[...] rapidly scale its production of batteries for electric vehicles, a market that could drive sales of up to $7.9 billion (16.9 gigawatt-hours) in 2015, according to Pike Research. In A123’s 2009 year financials its transportation unit saw [...]

  7. Ford, Nissan to Invest Over $3B in UK Green Car Projects Thursday, March 18, 2010

    [...] the level of investment and capacity planned for lithium-ion batteries over the next few years has some analysts forecasting a looming glut. Given the number of companies planning to break ground this year on new lithium-ion battery [...]

  8. Charlie,

    Vanadium is interesting, it has lower solid state ion mobility than Lithium ( mobility being a component / one metric in battery technology esp solid state ).

    Notable is that a particular oxide of vanadium is hugely toxic, the msds indicates something like lethal. So technologies which use vanadium in batteries must prevent formation of or any human contact EVER with materials which might even contain traces of Vanadium ?Pentoxide….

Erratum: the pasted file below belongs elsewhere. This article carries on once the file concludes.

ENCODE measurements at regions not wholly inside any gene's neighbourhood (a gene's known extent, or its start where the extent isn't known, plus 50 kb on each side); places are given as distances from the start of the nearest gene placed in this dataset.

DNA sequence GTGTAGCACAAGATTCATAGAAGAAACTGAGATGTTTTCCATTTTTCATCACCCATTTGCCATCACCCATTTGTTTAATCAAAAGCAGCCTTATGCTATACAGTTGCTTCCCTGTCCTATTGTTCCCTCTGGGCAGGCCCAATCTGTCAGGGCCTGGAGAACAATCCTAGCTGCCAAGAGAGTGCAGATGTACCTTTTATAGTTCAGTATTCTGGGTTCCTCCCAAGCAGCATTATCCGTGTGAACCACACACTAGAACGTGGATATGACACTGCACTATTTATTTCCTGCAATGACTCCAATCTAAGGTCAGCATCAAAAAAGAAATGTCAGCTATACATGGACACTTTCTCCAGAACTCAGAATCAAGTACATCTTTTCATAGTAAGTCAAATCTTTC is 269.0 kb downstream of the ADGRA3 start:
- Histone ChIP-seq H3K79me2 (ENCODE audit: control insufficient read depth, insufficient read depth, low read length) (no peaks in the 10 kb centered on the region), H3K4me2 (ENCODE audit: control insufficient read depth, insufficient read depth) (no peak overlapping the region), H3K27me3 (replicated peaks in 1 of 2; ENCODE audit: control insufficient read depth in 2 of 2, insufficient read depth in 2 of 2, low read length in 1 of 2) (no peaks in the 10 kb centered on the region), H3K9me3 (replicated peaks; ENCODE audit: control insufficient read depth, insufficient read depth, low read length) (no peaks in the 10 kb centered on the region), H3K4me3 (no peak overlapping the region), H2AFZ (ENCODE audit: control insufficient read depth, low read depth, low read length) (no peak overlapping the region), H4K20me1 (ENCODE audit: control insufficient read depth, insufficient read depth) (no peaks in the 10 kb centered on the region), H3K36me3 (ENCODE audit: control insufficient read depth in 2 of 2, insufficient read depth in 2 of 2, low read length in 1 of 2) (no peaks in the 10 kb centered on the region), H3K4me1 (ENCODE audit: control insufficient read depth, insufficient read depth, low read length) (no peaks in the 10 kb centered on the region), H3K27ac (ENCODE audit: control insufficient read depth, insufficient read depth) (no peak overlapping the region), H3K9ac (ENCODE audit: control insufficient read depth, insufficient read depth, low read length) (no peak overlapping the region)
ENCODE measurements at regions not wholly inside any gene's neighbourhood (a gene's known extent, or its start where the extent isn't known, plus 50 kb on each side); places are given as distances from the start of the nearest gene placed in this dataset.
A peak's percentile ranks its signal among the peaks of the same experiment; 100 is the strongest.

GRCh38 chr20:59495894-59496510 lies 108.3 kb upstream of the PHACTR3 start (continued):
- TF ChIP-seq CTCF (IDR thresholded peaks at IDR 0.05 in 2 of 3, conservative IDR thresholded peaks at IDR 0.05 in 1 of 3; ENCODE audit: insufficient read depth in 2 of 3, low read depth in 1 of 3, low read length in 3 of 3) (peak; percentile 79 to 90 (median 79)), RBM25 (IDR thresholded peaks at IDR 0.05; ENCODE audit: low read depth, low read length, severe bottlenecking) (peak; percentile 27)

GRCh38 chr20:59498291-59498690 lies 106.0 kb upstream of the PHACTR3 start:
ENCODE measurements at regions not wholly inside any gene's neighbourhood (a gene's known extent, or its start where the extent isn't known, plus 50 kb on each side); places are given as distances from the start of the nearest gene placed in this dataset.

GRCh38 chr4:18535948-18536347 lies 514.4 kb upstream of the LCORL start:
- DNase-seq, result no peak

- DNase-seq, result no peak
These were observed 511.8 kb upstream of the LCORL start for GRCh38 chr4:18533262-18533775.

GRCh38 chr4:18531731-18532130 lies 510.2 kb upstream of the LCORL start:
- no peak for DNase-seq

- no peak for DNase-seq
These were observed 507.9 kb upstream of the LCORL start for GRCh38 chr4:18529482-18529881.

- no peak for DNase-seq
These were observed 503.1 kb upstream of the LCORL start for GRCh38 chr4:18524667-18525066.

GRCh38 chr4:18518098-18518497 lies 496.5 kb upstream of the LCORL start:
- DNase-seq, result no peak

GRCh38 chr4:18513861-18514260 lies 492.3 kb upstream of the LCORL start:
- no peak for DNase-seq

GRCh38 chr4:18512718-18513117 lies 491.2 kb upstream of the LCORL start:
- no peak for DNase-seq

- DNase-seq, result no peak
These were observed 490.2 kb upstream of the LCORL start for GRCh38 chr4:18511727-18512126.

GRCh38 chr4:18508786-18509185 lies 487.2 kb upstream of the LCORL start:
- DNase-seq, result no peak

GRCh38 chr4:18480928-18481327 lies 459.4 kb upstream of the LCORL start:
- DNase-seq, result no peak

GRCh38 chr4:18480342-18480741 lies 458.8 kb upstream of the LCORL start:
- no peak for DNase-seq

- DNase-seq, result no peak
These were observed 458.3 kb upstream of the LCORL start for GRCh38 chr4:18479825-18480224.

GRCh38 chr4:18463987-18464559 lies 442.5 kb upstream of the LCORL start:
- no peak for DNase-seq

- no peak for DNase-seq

I suppose there is (sic) a silver lining there somewhere?

    in reality a bit of sensible caution is worthwhile.

  9. “Notable is that a particular oxide of vanadium is hugely toxic, the msds indicates something like lethal. So technologies which use vanadium in batteries must prevent formation of or any human contact EVER with materials which might even contain traces of Vanadium Pentoxide….”

    For a slightly more balanced view:

    http://www.ehow.com/list_5938529_effects-vanadium.html
    or
    http://www.osha.gov/SLTC/healthguidelines/vanadiumpentoxidedust/recognition.html

    You will notice that the exposure risk is from vanadium pentoxide ‘dust’ and seeing as it’s a flow battery (ie in solution) dust is not an issue. It is also my understanding that the electrolyte reservoirs are air-tight.

    For fun, why not compare the health effects of gasoline exposure (some links below) to vanadium pentoxide dust. Given my druthers I’ll take the over-exposure to vanadium pentoxide dust any day of the week. Its the difference between milligram’s for vanadium and parts per million for gasoline.

    http://www.idph.state.il.us/envhealth/factsheets/gasoline.htm
    or
    http://www.home-air-purifier-expert.com/gasoline-msds.html